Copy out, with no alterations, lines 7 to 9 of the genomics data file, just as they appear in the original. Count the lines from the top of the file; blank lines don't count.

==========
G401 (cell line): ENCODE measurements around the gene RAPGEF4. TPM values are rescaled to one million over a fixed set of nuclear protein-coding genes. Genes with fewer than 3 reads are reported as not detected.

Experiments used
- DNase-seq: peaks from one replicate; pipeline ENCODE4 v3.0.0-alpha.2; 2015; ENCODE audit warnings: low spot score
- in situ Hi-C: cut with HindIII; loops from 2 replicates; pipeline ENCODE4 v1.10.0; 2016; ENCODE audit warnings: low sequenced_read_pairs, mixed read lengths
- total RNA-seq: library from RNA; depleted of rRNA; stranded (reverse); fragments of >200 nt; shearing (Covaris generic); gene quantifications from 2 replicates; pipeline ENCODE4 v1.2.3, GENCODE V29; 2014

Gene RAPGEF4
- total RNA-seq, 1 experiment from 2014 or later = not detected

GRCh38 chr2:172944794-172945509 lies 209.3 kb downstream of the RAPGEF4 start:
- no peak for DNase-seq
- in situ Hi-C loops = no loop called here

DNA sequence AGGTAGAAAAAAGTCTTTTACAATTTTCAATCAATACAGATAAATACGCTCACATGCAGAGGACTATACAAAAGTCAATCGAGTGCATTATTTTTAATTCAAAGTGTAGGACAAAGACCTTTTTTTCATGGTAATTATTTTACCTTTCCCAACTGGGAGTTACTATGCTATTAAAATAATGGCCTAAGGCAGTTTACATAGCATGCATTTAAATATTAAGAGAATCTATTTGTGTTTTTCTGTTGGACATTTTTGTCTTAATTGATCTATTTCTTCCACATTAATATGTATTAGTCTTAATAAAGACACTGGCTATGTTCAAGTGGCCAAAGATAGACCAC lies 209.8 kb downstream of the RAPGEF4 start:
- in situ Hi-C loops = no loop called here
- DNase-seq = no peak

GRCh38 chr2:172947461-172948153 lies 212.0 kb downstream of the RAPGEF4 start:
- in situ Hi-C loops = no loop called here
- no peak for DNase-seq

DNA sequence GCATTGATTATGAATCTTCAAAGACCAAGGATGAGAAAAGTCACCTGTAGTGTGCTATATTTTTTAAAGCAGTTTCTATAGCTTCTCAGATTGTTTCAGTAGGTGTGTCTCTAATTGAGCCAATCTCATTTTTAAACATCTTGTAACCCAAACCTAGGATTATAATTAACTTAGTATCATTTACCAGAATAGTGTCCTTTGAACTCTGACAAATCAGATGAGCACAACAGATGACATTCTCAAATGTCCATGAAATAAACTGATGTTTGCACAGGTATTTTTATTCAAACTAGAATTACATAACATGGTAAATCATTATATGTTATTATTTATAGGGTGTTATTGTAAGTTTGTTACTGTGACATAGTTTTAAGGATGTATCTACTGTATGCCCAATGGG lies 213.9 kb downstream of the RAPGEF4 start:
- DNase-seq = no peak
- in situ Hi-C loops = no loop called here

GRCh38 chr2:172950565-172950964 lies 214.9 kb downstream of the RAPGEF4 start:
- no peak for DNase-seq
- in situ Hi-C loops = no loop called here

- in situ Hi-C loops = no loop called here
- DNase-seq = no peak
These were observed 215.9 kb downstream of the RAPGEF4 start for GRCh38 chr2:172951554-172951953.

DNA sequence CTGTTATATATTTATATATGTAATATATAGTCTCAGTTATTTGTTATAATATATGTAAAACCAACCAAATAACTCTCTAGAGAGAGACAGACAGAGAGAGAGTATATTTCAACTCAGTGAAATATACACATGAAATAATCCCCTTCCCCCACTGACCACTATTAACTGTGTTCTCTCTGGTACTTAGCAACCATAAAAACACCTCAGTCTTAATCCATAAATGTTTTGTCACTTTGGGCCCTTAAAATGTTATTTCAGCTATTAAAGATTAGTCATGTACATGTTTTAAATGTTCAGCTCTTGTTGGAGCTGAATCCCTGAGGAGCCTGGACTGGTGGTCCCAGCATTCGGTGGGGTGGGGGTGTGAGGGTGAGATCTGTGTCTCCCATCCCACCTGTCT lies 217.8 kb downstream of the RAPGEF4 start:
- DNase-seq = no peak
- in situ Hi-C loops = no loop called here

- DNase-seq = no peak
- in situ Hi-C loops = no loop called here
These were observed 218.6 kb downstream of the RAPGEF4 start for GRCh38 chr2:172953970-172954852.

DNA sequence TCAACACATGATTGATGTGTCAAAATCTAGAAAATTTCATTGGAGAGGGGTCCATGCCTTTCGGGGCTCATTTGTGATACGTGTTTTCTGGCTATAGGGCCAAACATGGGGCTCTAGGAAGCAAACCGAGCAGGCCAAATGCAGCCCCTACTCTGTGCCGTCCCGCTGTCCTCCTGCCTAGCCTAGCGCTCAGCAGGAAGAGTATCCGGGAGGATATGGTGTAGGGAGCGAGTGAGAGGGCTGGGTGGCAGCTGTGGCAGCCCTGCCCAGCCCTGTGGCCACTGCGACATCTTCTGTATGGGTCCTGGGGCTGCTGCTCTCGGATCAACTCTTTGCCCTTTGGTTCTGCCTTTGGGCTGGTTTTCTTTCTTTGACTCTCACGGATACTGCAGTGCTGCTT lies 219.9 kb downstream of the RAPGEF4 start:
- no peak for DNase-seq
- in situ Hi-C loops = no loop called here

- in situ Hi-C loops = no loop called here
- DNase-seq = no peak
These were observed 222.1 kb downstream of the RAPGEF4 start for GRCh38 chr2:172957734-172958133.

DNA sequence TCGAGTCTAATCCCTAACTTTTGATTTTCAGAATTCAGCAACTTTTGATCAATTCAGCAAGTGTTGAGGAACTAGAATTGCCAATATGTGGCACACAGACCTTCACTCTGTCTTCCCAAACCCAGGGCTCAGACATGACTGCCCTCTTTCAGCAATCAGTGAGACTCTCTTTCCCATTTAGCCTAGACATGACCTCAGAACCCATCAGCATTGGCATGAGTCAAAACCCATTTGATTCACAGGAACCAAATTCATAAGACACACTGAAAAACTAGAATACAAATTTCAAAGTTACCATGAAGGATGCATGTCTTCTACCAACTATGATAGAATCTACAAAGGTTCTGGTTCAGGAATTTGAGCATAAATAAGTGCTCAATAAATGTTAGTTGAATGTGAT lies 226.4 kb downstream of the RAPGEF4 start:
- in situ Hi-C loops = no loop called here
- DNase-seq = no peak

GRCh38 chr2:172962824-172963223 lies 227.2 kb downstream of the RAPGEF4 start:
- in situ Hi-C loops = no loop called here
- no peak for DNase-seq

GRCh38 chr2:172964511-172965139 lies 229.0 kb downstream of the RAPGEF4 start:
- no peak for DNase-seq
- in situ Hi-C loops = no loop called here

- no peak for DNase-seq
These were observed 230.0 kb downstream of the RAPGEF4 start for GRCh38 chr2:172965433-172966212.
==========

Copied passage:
- total RNA-seq, 1 experiment from 2014 or later = not detected

GRCh38 chr2:172944794-172945509 lies 209.3 kb downstream of the RAPGEF4 start:
- no peak for DNase-seq